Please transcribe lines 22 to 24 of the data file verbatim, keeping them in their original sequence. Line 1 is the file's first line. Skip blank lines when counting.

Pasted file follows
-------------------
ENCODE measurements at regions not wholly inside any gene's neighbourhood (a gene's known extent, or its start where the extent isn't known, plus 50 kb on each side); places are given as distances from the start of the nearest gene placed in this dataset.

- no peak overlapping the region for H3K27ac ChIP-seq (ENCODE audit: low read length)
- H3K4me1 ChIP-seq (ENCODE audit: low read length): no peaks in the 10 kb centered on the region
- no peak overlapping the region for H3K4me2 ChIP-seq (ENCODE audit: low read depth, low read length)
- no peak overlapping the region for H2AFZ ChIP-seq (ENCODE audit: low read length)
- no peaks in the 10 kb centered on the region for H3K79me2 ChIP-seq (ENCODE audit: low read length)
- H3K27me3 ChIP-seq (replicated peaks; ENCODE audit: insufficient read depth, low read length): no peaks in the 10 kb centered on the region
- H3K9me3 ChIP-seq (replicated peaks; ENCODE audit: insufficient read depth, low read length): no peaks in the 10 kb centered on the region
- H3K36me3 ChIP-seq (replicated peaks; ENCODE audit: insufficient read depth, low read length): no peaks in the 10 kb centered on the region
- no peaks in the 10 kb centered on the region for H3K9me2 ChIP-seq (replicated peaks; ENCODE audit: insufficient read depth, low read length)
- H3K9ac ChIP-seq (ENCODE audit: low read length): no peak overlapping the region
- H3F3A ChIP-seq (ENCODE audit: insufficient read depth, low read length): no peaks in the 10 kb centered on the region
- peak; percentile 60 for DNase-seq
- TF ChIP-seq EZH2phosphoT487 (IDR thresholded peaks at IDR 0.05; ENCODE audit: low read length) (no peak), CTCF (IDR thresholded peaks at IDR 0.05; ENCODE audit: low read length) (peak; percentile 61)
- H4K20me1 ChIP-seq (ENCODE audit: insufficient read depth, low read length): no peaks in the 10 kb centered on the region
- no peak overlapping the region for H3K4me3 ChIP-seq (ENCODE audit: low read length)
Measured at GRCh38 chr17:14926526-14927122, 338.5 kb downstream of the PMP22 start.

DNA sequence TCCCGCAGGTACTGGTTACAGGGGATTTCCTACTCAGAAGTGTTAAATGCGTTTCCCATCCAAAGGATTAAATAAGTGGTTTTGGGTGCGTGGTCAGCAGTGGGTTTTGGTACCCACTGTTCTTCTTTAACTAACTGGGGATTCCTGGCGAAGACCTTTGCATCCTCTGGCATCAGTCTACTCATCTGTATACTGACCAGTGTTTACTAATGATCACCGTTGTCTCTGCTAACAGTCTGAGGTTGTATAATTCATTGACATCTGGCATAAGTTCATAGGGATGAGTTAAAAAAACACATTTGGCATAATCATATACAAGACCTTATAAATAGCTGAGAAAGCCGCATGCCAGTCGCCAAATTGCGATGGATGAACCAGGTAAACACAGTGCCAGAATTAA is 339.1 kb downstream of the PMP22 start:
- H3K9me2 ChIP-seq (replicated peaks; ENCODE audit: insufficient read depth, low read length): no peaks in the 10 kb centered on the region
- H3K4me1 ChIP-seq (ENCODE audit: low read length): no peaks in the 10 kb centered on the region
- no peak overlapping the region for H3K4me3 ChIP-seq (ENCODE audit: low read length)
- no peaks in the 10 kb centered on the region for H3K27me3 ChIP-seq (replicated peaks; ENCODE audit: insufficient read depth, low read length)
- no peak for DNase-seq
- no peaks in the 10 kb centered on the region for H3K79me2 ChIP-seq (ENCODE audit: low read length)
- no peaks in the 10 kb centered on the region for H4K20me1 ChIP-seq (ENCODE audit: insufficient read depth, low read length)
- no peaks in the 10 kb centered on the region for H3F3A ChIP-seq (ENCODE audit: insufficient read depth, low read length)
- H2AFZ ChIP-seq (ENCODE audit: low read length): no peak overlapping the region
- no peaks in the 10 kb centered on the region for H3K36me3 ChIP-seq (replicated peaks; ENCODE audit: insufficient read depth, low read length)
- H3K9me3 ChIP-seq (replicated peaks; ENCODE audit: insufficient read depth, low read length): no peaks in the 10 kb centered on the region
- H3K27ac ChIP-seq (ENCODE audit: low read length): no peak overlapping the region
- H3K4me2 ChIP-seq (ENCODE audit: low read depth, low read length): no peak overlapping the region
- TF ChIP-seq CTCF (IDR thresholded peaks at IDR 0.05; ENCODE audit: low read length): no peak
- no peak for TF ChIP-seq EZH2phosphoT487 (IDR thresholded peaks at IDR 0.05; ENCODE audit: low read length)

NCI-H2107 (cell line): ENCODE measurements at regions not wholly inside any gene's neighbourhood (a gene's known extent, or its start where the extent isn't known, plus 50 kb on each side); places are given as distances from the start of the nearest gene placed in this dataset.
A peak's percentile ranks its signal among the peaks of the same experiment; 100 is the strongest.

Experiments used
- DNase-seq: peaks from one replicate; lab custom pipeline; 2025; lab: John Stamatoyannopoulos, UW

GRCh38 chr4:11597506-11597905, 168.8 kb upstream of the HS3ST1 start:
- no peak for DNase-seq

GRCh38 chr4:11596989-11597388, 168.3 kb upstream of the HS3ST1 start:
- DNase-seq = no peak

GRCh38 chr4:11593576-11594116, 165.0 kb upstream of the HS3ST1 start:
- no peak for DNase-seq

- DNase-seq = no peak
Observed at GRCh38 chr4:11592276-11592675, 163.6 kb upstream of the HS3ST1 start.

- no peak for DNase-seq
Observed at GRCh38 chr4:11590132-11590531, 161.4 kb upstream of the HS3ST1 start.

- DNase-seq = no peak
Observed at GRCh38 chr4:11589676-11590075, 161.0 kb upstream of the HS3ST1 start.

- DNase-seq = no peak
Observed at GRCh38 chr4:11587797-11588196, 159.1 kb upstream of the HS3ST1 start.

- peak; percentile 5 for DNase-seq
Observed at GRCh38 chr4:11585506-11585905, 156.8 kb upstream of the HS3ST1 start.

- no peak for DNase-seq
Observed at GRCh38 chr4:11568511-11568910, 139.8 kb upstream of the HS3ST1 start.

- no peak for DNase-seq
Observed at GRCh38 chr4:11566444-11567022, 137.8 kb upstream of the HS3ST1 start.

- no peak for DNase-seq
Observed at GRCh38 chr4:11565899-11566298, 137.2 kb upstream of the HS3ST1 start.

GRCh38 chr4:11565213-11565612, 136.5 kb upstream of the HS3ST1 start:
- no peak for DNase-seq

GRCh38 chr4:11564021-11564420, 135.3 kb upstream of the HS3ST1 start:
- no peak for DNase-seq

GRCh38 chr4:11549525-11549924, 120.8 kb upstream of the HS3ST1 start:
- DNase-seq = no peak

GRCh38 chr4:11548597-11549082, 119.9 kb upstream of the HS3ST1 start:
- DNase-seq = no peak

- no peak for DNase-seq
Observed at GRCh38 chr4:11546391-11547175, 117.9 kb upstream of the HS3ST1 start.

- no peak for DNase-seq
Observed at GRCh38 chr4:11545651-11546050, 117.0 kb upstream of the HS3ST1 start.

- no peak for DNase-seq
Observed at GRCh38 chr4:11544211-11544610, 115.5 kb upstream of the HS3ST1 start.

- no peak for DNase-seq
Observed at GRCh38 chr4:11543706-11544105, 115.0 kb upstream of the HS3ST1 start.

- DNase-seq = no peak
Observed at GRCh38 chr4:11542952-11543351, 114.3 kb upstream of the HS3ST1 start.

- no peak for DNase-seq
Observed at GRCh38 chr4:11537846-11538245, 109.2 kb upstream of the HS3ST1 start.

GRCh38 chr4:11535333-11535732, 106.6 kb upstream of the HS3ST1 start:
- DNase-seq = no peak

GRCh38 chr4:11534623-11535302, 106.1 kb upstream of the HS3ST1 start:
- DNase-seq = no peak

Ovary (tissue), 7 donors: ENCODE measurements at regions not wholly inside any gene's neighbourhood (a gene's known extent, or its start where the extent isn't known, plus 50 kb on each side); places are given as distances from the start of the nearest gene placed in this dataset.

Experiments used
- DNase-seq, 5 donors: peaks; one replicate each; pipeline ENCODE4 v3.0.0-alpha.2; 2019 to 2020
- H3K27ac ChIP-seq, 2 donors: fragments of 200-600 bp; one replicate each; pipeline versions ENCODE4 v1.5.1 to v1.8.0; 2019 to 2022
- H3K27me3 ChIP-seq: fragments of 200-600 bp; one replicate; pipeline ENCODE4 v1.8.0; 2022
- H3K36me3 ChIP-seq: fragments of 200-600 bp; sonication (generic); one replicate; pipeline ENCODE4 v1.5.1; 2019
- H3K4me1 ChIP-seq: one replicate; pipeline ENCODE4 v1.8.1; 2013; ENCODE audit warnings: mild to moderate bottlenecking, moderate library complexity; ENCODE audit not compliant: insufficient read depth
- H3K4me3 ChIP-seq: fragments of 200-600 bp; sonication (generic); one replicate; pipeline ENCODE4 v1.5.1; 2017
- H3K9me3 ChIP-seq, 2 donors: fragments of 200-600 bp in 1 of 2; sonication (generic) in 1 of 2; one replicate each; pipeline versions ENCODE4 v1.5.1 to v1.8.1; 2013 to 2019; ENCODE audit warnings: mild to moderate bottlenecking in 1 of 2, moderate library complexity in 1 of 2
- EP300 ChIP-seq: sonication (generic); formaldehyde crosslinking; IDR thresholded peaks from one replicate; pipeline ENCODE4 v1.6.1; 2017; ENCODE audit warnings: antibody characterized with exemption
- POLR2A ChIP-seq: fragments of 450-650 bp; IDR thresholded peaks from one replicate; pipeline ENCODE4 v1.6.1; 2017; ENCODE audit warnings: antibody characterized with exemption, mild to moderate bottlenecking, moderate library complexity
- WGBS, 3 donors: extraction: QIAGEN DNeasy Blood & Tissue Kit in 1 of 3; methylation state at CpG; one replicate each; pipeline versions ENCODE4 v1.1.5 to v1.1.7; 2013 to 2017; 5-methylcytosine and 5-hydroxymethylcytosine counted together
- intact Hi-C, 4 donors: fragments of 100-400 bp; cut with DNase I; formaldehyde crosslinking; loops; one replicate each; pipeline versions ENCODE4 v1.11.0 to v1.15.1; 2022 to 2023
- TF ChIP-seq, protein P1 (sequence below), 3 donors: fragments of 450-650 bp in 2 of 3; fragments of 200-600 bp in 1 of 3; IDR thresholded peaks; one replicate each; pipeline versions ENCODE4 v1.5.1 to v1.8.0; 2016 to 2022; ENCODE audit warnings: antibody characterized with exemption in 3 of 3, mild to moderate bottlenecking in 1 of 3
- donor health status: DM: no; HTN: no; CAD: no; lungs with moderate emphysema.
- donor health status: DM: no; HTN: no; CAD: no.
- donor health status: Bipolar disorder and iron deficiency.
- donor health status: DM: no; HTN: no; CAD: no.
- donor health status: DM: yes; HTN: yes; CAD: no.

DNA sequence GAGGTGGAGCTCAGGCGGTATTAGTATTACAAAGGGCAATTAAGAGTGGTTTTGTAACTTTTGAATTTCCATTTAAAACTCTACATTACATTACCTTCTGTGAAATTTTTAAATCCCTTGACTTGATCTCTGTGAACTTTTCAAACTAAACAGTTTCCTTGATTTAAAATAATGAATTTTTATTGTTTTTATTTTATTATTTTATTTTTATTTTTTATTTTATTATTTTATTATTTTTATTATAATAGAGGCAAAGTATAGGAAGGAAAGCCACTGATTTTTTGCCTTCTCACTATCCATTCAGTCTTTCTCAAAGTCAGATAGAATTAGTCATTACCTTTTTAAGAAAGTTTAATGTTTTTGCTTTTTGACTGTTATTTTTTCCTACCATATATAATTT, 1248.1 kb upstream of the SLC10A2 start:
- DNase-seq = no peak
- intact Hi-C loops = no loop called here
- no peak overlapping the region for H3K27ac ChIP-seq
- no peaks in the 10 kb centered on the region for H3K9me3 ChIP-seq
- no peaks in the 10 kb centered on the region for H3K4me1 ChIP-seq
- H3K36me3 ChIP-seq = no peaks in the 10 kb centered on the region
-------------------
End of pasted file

- no peaks in the 10 kb centered on the region for H3K27me3 ChIP-seq (replicated peaks; ENCODE audit: insufficient read depth, low read length)
- no peak for DNase-seq
- no peaks in the 10 kb centered on the region for H3K79me2 ChIP-seq (ENCODE audit: low read length)